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How To Stop Being a Victim

When bad things happen to you, it is typical to feel bad, or even frightened. But, it’s important to work through these feelings and leave behind the blaming, shaming, and judgment that accompanies your personal story.

When the time is right, let it go. When doing so, it is important to be gentle with yourself, just as you would with someone you care about. This is the best way to change pain into the fuel you need for growth.

Ram Dass, a spiritual teacher, explains that, “Suffering is the sandpaper of our incarnation. It does its work of shaping us.” With this thought in mind, let your life shape you into the hero that you envision becoming.

One must be ready to take the proper steps when changing blame and judgment into acceptance or gratitude. Being able to let go of the victimized feeling and the idea that the universe is hostile is an important step. You have to harness your thoughts and condition your mind into new patterns of thinking. One way to do this is to question your thoughts.

When questioning your thoughts, first you might become aware of a painful emotion coming to the surface. This might be a feeling of anger, fear, shame, disappointment, or grief.

Take a moment to just feel the feeling, without making any judgment. Try to visualize where the feeling came from. Make sure you are gentle and nonjudgmental with yourself during this process.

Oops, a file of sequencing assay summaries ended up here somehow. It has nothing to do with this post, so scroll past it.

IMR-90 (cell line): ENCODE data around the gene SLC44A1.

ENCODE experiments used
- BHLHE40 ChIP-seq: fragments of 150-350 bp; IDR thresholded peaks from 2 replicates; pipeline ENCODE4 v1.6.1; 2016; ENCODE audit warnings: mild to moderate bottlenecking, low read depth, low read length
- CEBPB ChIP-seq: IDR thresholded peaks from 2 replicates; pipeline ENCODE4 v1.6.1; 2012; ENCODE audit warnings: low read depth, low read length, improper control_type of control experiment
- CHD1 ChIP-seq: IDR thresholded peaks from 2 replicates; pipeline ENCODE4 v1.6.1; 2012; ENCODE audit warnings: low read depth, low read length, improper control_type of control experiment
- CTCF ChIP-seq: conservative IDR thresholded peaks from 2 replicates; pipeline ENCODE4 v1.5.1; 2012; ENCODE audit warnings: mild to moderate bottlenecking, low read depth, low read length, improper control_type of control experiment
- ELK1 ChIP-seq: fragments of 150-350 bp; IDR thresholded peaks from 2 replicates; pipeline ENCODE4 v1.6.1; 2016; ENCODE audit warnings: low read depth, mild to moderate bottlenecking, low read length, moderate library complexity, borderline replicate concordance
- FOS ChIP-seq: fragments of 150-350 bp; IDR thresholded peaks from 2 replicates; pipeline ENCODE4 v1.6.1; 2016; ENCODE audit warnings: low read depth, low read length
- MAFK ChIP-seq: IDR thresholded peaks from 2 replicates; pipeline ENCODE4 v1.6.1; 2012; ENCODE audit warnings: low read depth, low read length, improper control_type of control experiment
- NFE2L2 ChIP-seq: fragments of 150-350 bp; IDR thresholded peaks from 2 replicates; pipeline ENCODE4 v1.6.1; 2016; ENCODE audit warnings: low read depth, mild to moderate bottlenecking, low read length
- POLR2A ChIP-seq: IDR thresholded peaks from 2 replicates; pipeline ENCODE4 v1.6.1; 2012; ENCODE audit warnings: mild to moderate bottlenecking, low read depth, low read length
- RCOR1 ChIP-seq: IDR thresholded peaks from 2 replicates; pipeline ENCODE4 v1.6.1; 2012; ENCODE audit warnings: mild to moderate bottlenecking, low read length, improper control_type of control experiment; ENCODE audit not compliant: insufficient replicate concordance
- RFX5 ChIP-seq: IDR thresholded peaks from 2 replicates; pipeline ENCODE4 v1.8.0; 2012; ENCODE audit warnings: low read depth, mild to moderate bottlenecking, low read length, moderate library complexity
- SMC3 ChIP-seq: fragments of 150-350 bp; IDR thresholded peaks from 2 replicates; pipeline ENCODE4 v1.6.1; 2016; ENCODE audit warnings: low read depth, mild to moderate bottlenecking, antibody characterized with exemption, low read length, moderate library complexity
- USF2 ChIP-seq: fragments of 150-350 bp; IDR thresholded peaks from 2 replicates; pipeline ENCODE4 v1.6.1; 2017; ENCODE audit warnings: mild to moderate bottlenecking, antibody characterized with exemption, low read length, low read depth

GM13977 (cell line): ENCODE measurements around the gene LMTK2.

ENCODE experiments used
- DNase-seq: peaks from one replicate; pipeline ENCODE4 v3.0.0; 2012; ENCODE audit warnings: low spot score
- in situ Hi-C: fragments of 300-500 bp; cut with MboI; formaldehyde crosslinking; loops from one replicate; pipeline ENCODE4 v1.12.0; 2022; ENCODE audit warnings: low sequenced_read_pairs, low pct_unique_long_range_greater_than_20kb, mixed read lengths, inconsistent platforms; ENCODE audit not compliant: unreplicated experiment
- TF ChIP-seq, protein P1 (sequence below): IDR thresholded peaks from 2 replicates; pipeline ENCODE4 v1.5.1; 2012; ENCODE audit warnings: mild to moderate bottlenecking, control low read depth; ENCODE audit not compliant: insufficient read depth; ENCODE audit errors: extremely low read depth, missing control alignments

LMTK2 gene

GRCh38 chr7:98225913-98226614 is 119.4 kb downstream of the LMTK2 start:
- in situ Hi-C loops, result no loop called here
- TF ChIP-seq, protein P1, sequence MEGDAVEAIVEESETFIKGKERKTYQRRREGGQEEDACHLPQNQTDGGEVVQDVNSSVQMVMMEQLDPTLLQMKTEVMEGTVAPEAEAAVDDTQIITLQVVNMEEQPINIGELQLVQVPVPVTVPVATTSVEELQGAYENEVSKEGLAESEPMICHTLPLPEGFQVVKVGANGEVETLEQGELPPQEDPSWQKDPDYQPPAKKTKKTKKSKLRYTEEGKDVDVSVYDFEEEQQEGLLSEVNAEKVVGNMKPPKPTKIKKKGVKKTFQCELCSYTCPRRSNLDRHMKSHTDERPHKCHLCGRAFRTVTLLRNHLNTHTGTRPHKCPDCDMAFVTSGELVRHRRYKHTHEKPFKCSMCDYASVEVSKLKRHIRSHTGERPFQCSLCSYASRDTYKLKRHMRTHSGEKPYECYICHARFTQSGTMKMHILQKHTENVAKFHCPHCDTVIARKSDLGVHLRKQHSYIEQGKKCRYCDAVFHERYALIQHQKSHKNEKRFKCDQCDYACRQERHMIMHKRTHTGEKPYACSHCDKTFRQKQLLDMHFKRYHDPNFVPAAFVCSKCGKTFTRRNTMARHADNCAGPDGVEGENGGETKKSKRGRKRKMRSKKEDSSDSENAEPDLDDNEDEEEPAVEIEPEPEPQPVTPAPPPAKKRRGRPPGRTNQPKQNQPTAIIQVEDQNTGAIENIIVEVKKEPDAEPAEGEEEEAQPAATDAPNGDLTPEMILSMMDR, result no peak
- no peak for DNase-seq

When you can identify the thought that causes you to feel stressed or uncomfortable, try to assess the feeling and figure out where it is coming from. It might be specific, like someone is acting badly toward you, or it might be something you need that is not happening.

When you question the thought, using the following framework, you can often make sense of and process the feeling, and end up being more empowered instead of feeling victimized.

1. First, ask yourself if the thought is true.

2. Ask yourself if you are positive that it is true.

3. Ask yourself how you react when you believe that particular thought.

4. Ask yourself who you would be without that thought.

When you finish asking those questions and processing that information, try to find an opposite example to compare it to. For example, if you need someone to listen to you, turn that thought around and think to yourself that you need to listen to that person.

Seeing things from multiple points of view, and processing your feelings in an organized, productive way, can help you feel less victimized.


anonymous Jackson, United States

This is valuable information.